Photograph of a water dmaged stone wallSuch dry-laid structural stone foundation walls rarely fail by leaning but are often found bulged or damaged by water, frost, vehicle traffic, or by modification by the building owner.

Stone walls, like other masonry walls, are often damaged by water and frost, especially where roof spillage splashes close to the foundation wall. In this photograph we see a combination of stone and brick foundation wall. Brick was often laid in finish courses atop a stone foundation wall.

In other buildings the entire wall may be stone except that bricks may have been used at windows and doors (to give a nicer square opening).

In this photo the mortar, probably a soft lime and sand mix, has washed out of stones at this inside corner of the building foundation where the corner is below a roof valley - a source of frequent spillage during rain and melting snow.

Photograph of a water dmaged stone wall

This photograph shows the futility of trying to keep out water by applying mortar to the inside of an old stone wall.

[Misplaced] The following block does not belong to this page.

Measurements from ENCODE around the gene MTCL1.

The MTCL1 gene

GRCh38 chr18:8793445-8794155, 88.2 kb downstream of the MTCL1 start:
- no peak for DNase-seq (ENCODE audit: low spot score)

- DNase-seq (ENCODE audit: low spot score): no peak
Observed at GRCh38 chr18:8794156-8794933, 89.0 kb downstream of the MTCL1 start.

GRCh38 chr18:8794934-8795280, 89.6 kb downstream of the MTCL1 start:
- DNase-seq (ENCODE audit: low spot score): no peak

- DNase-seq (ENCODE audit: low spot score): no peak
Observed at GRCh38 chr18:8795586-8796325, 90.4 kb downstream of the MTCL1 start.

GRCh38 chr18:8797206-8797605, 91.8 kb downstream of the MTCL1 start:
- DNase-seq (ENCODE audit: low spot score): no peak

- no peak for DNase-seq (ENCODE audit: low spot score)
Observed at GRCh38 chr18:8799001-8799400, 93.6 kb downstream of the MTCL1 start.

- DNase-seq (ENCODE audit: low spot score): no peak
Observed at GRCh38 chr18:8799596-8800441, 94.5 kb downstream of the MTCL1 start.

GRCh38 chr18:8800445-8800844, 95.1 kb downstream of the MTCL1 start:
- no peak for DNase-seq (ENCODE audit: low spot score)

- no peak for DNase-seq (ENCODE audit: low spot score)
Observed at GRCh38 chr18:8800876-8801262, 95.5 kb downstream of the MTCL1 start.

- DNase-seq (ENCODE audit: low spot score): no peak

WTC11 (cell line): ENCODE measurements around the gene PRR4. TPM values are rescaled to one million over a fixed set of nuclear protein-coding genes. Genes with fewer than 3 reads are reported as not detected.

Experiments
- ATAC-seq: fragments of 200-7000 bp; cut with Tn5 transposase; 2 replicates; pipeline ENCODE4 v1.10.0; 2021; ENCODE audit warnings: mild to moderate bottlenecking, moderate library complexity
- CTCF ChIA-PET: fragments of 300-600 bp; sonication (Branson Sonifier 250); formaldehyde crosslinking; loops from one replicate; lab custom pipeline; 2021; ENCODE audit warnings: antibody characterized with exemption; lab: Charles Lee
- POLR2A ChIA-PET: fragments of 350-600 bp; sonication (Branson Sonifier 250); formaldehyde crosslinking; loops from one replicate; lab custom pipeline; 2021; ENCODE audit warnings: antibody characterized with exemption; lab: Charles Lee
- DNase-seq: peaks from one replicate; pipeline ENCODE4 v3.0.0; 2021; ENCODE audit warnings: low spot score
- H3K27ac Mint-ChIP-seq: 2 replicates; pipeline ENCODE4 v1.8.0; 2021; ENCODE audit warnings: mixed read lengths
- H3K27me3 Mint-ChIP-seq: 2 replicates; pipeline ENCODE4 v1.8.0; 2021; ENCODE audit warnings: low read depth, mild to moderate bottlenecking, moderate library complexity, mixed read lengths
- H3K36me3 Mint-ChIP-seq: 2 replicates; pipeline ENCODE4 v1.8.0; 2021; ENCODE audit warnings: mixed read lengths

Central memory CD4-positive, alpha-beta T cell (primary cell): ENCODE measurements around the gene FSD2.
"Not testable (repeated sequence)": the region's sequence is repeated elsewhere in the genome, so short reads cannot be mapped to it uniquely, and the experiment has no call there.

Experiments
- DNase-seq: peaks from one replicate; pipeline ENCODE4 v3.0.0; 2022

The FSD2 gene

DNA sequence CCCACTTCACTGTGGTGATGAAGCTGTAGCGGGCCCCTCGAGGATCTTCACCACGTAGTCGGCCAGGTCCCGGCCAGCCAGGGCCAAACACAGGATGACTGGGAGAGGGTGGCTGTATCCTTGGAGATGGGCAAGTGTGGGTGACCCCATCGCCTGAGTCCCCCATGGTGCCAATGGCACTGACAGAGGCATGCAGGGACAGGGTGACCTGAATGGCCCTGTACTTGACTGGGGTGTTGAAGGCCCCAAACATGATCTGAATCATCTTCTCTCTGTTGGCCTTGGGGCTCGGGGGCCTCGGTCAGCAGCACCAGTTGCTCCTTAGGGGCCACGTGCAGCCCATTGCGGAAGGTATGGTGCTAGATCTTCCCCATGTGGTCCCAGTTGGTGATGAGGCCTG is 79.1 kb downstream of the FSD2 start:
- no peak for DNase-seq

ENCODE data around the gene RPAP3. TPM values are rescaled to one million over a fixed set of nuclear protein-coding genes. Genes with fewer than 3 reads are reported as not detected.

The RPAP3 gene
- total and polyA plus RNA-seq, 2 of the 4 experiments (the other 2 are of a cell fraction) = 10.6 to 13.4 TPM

Near the entering water pipe we see ice forming in this wet basement, perhaps because lots of surface and subsurface runoff are being caught and directed towards the foundation wall by the trench dug to install the new water line. But so much of this wall is wet over so much of its height that we can be sure that roof spillage and surface water are entering the building.

Beware of old dry-laid stone foundation walls which were later made "water proof" by mortar or by casting an inside thin veneer of concrete against the stone.

People often point the gaps between the stones in such a wall as an attempt to reduce water entry or to try to keep out vermin. If this change is made without also taking steps outside to keep water away from the building, frost and water damage to the wall may occur.

Some common stone foundation wall or stone structural wall defects to be observed and reported include:

Schematic of a stone foundation wall (C) Carson Dunlop AssociatesThis sketch of the components of a preserved stone foundation with a solid masonry exterior wall is courtesy of Carson Dunlop Associates.